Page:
Cruelty and Silence: War, Tyranny, Uprising, and the Arab World

Kanan Makiya, Author
Kanan Makiya, Author W. W. Norton & Company $22.95 (367p) ISBN 978-0-393-03108-9
Reviewed on: 03/01/1999
Release date: 03/01/1999
Paperback - 368 pages - 978-0-393-31141-9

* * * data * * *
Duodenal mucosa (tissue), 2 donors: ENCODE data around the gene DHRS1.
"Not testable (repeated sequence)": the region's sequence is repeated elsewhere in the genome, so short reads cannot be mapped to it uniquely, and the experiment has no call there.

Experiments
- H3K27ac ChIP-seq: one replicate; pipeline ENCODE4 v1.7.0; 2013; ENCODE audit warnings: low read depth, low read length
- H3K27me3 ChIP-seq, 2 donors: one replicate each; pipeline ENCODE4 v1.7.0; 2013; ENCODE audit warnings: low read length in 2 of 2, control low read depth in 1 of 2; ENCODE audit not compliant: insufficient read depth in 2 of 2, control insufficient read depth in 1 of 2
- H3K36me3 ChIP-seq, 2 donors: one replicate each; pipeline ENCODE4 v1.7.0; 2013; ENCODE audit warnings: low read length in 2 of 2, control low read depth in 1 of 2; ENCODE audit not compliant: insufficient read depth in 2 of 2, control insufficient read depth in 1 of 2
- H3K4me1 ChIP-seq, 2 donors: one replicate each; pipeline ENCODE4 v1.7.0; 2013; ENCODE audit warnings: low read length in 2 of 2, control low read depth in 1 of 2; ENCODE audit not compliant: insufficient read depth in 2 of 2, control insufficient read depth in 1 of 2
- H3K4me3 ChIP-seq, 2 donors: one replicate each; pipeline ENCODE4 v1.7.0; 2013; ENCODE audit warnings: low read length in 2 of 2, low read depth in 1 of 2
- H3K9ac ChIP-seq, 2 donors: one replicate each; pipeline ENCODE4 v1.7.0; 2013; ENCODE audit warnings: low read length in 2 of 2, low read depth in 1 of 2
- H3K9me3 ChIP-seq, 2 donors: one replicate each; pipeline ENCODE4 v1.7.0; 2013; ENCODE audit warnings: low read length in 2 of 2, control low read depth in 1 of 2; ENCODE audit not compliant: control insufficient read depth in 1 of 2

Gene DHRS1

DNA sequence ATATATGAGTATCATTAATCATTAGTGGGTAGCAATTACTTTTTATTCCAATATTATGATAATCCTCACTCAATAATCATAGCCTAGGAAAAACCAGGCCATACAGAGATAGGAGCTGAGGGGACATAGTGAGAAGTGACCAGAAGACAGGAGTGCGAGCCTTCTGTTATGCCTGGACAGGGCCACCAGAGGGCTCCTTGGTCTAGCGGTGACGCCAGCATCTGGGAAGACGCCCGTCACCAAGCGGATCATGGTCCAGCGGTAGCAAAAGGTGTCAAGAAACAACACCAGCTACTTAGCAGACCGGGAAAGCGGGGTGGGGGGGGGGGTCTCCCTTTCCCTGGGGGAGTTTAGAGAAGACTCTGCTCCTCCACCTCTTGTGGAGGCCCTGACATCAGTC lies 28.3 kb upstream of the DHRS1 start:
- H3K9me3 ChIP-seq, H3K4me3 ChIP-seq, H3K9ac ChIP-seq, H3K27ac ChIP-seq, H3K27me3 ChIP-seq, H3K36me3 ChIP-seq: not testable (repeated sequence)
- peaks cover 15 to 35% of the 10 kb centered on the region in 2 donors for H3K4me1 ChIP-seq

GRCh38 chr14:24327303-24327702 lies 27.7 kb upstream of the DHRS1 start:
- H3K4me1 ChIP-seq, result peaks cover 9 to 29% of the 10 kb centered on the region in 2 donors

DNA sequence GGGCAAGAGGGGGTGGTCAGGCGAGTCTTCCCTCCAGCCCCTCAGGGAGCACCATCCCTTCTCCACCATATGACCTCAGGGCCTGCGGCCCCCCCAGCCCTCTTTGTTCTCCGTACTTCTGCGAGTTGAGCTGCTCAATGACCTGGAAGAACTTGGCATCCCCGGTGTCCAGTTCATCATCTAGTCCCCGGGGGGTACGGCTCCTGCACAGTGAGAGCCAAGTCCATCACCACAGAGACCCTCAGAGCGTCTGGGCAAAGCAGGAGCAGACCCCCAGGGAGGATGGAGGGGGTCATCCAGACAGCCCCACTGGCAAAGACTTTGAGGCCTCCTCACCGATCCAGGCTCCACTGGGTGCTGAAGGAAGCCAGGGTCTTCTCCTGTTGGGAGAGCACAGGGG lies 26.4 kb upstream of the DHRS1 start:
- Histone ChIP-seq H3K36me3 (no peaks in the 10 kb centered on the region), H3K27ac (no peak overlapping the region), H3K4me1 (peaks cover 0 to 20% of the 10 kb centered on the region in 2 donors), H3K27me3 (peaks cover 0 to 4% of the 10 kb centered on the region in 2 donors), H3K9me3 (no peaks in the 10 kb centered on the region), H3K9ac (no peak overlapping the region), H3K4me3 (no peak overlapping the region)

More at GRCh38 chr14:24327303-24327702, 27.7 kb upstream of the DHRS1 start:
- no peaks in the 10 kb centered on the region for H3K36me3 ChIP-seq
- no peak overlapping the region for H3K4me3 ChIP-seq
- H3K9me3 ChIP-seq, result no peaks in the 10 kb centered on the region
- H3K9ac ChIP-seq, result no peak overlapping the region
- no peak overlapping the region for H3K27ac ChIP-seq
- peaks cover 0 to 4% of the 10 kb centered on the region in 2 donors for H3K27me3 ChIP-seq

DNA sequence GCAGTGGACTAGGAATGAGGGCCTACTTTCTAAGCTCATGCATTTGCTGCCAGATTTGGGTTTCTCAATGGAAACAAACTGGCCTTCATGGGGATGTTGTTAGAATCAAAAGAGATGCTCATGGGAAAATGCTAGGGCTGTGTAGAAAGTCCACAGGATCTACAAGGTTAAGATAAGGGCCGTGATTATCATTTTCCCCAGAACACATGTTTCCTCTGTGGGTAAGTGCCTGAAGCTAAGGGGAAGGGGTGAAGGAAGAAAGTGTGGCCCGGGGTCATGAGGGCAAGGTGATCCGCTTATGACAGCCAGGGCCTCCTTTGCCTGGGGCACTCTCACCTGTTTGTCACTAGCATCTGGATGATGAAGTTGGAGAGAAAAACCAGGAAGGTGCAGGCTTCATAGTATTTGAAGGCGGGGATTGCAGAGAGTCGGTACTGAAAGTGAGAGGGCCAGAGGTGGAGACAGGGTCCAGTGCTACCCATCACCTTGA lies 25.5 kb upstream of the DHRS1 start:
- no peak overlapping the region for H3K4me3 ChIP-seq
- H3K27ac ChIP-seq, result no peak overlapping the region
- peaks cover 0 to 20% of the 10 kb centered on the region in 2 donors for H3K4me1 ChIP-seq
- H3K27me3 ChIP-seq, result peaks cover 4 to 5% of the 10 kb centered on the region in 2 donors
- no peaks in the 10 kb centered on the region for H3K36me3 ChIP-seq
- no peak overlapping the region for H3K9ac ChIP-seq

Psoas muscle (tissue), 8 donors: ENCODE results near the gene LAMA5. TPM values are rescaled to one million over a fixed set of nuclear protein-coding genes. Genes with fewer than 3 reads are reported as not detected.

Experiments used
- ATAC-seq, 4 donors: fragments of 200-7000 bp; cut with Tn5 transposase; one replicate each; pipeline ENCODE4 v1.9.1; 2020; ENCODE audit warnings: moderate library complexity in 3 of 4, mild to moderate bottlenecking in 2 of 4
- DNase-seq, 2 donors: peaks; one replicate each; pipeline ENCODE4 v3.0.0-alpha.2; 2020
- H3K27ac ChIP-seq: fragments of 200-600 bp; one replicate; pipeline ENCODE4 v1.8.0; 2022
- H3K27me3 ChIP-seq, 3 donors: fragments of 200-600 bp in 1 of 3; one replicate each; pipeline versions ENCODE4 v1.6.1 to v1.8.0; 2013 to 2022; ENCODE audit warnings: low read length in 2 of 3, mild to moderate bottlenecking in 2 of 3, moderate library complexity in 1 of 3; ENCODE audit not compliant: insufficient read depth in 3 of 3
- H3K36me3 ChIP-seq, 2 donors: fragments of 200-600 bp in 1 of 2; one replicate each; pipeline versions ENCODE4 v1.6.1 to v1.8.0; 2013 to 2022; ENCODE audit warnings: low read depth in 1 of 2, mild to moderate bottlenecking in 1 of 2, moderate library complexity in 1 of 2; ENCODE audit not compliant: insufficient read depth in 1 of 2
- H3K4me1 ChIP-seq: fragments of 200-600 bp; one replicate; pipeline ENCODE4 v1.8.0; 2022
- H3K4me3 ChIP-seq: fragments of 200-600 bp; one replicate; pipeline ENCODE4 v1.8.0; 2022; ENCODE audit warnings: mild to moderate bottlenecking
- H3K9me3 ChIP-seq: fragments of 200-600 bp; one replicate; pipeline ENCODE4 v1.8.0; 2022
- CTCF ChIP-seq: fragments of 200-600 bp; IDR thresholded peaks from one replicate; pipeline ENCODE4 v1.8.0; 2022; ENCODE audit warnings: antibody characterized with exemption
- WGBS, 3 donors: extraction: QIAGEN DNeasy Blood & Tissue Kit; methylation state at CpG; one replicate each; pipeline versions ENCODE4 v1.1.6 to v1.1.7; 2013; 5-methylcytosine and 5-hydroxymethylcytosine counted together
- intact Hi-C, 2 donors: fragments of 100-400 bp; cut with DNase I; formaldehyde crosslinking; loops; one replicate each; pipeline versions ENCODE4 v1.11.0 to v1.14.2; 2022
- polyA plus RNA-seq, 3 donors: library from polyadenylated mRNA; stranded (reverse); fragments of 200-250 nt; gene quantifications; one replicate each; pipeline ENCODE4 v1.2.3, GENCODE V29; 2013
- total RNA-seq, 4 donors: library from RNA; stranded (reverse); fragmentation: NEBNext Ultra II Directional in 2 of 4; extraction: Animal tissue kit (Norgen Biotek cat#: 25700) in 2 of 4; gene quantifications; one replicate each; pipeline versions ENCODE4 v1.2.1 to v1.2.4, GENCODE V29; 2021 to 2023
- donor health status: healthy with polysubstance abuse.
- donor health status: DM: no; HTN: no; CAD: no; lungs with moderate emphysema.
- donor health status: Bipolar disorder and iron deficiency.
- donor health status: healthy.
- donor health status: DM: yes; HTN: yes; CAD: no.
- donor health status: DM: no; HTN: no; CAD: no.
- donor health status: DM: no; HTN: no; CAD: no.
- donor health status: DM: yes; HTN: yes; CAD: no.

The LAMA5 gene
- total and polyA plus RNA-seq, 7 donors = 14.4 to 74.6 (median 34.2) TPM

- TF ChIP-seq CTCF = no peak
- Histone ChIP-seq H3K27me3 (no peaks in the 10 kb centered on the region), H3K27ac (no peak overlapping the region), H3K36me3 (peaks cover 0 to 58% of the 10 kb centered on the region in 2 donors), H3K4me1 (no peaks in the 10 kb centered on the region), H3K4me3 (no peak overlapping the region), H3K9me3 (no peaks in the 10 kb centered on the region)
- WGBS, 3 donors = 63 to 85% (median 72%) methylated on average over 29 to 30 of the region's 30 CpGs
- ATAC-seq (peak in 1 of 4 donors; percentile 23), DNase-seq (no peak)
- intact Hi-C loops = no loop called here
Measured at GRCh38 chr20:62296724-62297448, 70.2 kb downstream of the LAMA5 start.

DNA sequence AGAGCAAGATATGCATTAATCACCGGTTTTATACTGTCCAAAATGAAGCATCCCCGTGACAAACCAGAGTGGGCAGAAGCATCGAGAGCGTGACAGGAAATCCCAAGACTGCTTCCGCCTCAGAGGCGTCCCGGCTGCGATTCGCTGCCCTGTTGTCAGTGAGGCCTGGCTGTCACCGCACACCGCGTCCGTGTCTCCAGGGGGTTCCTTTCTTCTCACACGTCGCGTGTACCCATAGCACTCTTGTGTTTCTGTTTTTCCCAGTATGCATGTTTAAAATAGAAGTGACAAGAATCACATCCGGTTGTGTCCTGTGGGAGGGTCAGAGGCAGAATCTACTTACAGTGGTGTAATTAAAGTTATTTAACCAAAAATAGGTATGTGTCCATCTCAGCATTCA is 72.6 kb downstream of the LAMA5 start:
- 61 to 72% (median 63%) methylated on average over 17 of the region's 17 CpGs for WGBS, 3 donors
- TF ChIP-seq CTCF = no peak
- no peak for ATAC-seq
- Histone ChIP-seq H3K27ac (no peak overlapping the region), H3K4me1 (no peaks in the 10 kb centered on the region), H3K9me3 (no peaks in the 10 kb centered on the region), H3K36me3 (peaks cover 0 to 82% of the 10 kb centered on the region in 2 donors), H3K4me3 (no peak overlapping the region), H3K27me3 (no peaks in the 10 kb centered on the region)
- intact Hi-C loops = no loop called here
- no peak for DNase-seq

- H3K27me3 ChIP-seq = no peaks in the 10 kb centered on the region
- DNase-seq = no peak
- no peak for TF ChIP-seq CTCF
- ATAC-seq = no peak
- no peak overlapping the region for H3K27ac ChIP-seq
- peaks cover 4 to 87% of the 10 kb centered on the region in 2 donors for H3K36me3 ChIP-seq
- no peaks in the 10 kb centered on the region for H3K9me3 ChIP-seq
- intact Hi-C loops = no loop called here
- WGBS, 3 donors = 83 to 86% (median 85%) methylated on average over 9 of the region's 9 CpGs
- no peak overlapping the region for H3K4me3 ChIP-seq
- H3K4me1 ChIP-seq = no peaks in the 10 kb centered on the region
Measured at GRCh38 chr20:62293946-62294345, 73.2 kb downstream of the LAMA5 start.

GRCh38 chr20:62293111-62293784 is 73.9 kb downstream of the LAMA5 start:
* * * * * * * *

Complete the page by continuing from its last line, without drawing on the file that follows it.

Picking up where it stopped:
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In this urgently important, courageous polemic, Iraqui dissident Makiya challenges Arabs and pro-Arab intellectuals to end their collective silence on the represssion carried out against their own people by brutal thugs like Saddam Hussein. Makiya's Republic of Fear (1989), written under the pseudonym Samir al-Khalil, likened Saddam's totalitarianism to Stalin's Soviet Union and Hitler's Germany. Here Makiya, who is based in Cambridge, Mass., fleshes out those analogies, drawing on his return trip to Iraq in late 1991 to searingly portray ordinary Iraquis and Kuwaitis victimized by the Ba'th regime. He documents the Iraqi army's mass murder in 1988 of some 100,000 Kurdish civilians, a secret genocidal campaign launched by Saddam Hussein. Makiya calls attention to institutionalized cruelty throughout the Arab Middle East: torture in Syria, public beheadings and amputations in Saudi Arabia, Kuwaitis' murder of thousands of Palestinians. Attacking the anti-imperialist rhetoric of Edward Said and Noam Chomsky as simplistic, Mikaya views the Gulf crisis as symptomatic of an ``Arab moral failure'' and envisions an Iraq freed from Saddam Hussein's repressive dictatorship. (Apr.)
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